What should you do if someone is operating a drone near you? Where should you move? Should you be a certain number of feet away from the machine?
These are the sort of questions that police, firefighters and other stakeholders hope to clarify as part of the Major Cities Working Group, a new initiative from the DRONERESPONDERS program. The Major Cities Working Group launched last month, during the Drone Journalism Leadership Summit in New York. The group was created to drive dialog between different drone users who may face similar issues when operating unmanned aircraft systems (UAS) in densely populated cities, said Christopher Todd, executive director of the Airborne International Response Team, the nonprofit responsible for DRONERESPONDERS.
Richard Fields, administrative section chief of the Los Angeles Fire Department, said the Major Cities Working Group should develop a common understanding of what should happen when a drone is used for an emergency. He likened this need to the simple procedure that drivers are expected to follow when they see or hear an ambulance or firetruck — that is, pull over to the right. Taking this example further, Fields pointed out that public safety must be prepared for when people don’t follow the rules.
“Everybody doesn’t [pull over to the right],” Fields said. “Some people stop right in front of you. Some people keep driving. Some people don’t hear you coming. Some people panic and don’t know what to do, and those are all things that we are used to dealing with and overcoming in how we operate [emergency vehicles]. We have no idea what that looks like in the airspace [with drones].”
Public safety faces numerous other challenges when operating drones in big cities, Fields said. Besides pedestrian safety, there are infrastructure-related concerns. Not only does one have to account for a high number of buildings in a big city, but the buildings themselves, due to their construction materials, can interrupt GPS and radio signals, as well as interfere with line of sight.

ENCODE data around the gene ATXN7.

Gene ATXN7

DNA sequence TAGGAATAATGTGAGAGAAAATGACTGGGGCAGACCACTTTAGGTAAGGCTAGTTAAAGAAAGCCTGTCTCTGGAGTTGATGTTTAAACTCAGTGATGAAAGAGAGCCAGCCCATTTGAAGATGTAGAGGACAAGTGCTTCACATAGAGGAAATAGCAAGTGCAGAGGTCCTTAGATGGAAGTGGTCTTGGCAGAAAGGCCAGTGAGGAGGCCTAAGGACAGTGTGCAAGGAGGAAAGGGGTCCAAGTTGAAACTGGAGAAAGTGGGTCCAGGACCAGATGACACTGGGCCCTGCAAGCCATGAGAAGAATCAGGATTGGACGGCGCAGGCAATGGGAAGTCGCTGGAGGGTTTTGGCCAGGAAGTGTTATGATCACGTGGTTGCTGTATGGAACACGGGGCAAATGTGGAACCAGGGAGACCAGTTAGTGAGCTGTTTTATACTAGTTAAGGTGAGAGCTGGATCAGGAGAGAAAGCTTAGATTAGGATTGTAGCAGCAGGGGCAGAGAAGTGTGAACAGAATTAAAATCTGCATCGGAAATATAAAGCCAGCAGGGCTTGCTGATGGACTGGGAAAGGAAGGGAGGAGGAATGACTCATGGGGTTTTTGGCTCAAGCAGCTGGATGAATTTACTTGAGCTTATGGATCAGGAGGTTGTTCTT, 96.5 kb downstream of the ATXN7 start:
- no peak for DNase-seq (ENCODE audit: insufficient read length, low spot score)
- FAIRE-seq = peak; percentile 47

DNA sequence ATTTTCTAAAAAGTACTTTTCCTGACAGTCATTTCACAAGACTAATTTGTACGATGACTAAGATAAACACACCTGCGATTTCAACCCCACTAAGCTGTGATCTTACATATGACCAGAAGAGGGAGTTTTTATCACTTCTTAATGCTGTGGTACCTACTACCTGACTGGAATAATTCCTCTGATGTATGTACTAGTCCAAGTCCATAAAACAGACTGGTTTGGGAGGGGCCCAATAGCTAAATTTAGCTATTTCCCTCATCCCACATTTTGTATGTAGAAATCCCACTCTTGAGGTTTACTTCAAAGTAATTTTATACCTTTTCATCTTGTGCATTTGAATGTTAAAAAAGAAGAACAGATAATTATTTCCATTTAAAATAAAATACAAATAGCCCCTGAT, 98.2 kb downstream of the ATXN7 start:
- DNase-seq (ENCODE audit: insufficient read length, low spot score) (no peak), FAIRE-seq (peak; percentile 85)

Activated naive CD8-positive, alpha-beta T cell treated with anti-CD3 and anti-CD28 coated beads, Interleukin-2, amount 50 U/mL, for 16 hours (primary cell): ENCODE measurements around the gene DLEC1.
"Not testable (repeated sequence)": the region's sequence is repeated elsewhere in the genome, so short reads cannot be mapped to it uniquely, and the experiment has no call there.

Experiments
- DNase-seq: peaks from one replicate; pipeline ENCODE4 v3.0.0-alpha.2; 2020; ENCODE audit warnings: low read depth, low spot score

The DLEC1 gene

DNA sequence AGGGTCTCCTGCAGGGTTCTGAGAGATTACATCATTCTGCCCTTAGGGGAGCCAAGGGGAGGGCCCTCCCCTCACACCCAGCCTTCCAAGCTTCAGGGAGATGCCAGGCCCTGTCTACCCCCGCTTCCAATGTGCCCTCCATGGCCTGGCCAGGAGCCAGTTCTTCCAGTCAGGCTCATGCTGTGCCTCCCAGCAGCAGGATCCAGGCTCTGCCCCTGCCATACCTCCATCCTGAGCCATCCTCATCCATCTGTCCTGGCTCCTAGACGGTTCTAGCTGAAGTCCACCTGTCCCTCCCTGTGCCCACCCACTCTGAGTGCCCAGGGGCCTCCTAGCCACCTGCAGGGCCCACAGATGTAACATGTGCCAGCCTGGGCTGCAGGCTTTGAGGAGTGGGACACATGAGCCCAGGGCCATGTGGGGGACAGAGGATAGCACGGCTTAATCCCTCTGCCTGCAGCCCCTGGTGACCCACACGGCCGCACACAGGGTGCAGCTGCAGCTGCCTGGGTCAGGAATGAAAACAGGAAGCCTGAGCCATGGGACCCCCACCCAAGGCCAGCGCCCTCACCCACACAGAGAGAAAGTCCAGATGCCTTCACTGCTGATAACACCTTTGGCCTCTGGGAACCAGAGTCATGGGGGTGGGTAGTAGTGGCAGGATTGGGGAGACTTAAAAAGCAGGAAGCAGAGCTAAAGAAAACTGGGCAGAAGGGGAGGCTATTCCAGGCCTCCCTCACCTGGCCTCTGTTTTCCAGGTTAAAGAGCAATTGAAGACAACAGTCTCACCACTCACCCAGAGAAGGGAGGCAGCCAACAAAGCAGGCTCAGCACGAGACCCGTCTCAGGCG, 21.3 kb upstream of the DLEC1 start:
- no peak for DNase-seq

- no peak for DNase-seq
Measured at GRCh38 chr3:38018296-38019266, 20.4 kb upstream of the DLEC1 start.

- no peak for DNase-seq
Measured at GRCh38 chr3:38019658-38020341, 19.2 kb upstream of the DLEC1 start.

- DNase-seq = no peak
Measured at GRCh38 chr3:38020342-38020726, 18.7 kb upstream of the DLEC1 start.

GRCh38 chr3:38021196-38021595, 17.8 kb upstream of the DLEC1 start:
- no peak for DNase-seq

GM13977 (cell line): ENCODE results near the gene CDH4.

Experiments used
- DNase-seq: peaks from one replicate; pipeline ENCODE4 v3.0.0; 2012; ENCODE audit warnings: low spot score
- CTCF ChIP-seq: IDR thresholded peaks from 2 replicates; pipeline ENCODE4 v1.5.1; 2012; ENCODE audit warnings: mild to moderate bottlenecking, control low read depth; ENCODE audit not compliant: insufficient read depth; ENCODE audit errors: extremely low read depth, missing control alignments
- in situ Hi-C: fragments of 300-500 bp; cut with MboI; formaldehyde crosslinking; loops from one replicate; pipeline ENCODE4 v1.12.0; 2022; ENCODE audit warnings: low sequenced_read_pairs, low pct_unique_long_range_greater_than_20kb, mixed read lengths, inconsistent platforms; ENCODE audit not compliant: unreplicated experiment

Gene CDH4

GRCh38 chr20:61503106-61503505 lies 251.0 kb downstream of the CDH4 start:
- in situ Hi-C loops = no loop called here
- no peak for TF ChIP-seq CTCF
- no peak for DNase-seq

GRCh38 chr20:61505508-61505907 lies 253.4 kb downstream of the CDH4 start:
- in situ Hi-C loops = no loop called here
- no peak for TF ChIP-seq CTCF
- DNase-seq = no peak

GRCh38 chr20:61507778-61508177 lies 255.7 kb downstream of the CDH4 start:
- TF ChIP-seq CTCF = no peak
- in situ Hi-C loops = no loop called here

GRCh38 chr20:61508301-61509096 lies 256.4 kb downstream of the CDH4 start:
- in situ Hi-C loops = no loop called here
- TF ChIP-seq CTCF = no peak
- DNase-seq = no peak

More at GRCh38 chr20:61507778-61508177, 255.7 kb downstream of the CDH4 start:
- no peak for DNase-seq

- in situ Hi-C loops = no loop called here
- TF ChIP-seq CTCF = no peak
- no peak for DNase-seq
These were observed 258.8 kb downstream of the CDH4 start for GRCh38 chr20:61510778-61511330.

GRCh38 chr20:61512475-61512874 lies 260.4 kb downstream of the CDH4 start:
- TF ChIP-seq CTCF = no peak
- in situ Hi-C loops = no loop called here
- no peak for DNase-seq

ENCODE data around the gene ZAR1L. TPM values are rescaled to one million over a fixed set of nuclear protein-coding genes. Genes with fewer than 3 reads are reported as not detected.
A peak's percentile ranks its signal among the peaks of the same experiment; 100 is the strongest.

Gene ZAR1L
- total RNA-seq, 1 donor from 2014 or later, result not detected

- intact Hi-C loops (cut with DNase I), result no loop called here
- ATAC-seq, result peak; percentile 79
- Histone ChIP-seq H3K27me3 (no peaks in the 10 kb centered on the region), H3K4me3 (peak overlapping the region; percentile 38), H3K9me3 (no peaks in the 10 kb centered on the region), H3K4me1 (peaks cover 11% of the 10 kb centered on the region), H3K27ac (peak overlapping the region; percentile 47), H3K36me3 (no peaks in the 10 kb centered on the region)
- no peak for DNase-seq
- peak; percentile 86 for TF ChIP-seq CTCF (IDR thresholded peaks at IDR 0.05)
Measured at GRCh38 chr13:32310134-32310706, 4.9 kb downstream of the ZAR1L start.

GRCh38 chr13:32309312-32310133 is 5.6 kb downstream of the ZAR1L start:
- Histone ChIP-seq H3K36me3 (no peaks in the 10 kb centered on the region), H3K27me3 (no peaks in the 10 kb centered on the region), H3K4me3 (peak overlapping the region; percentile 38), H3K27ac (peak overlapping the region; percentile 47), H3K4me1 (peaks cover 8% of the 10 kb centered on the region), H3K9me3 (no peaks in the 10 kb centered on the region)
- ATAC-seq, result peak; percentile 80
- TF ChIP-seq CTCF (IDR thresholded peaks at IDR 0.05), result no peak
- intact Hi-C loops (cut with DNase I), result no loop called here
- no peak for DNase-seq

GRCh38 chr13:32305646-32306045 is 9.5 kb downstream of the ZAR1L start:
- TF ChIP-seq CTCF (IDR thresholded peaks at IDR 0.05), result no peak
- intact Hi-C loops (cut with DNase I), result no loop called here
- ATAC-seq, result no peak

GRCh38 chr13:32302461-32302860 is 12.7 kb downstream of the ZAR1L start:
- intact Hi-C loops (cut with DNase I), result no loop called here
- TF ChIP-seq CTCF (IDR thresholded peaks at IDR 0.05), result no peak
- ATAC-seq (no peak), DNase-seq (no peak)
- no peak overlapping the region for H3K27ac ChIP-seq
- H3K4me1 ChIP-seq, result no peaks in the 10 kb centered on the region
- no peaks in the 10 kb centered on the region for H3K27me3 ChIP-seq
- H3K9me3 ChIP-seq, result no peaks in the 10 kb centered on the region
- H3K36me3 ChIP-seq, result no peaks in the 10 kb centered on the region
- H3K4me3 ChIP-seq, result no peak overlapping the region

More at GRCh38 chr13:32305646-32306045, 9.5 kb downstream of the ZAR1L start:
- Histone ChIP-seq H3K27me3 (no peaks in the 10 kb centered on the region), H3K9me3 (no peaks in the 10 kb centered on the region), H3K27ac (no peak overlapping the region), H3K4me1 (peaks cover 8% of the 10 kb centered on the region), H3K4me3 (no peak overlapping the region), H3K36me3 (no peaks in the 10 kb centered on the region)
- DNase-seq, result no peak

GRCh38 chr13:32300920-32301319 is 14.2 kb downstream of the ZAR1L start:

Then there’s the question of how air traffic will be regulated. Fields said it will be important to prioritize altitude, as public safety and non-public safety organizations could have equally important reasons to fly drones in the same urban airspace. For instance, some journalists utilize drones to get pictures and video. In fact, the National Press Photographers Association is now one of the partners of DRONERESPONDERS.
Fields recounted an experience his organization had with the American Civil Liberties Union (ACLU) in Los Angeles. Fields’ department proactively sought the ACLU’s opinion about its drone policy.
“[The ACLU] returned a scathing report,” Fields said. “While they applauded us for our efforts, they showed us where our policy still had a bunch of holes and gaps for possible misuse. And what we did was took those concerns and almost verbatim added them to our policy.”
Fields also sees the Major Cities Working Group as power in numbers when it comes to appealing to legislators. Lawmakers are more likely to listen to reason about drones if they hear voices from various sources, including fire, police, public works and photojournalists. The Major Cities Working Group hopes to serve as such a collective voice.
The full version of this report first appeared in Government Technology, a sister publication of Techwire.